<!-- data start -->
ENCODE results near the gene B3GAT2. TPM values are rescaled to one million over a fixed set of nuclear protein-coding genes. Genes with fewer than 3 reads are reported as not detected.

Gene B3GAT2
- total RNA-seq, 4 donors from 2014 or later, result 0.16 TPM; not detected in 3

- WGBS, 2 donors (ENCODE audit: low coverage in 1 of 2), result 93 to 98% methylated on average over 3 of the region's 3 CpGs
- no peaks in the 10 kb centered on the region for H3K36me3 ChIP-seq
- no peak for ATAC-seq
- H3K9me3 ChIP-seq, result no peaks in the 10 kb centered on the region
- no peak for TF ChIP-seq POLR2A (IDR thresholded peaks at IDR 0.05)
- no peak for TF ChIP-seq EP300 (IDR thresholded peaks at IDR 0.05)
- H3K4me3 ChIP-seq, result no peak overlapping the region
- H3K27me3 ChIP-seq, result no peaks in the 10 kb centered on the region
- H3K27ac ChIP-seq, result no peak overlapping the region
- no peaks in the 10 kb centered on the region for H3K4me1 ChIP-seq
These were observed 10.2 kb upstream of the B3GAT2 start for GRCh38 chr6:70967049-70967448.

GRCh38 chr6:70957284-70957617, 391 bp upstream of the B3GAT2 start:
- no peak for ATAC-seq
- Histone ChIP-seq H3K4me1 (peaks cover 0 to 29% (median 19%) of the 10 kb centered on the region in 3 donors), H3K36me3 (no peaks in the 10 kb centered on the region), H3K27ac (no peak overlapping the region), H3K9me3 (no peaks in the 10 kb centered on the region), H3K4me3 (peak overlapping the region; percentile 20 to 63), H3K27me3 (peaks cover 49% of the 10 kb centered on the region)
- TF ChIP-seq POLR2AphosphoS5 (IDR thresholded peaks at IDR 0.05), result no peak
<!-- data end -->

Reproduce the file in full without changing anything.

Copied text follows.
ENCODE results near the gene B3GAT2. TPM values are rescaled to one million over a fixed set of nuclear protein-coding genes. Genes with fewer than 3 reads are reported as not detected.

Gene B3GAT2
- total RNA-seq, 4 donors from 2014 or later, result 0.16 TPM; not detected in 3

- WGBS, 2 donors (ENCODE audit: low coverage in 1 of 2), result 93 to 98% methylated on average over 3 of the region's 3 CpGs
- no peaks in the 10 kb centered on the region for H3K36me3 ChIP-seq
- no peak for ATAC-seq
- H3K9me3 ChIP-seq, result no peaks in the 10 kb centered on the region
- no peak for TF ChIP-seq POLR2A (IDR thresholded peaks at IDR 0.05)
- no peak for TF ChIP-seq EP300 (IDR thresholded peaks at IDR 0.05)
- H3K4me3 ChIP-seq, result no peak overlapping the region
- H3K27me3 ChIP-seq, result no peaks in the 10 kb centered on the region
- H3K27ac ChIP-seq, result no peak overlapping the region
- no peaks in the 10 kb centered on the region for H3K4me1 ChIP-seq
These were observed 10.2 kb upstream of the B3GAT2 start for GRCh38 chr6:70967049-70967448.

GRCh38 chr6:70957284-70957617, 391 bp upstream of the B3GAT2 start:
- no peak for ATAC-seq
- Histone ChIP-seq H3K4me1 (peaks cover 0 to 29% (median 19%) of the 10 kb centered on the region in 3 donors), H3K36me3 (no peaks in the 10 kb centered on the region), H3K27ac (no peak overlapping the region), H3K9me3 (no peaks in the 10 kb centered on the region), H3K4me3 (peak overlapping the region; percentile 20 to 63), H3K27me3 (peaks cover 49% of the 10 kb centered on the region)
- TF ChIP-seq POLR2AphosphoS5 (IDR thresholded peaks at IDR 0.05), result no peak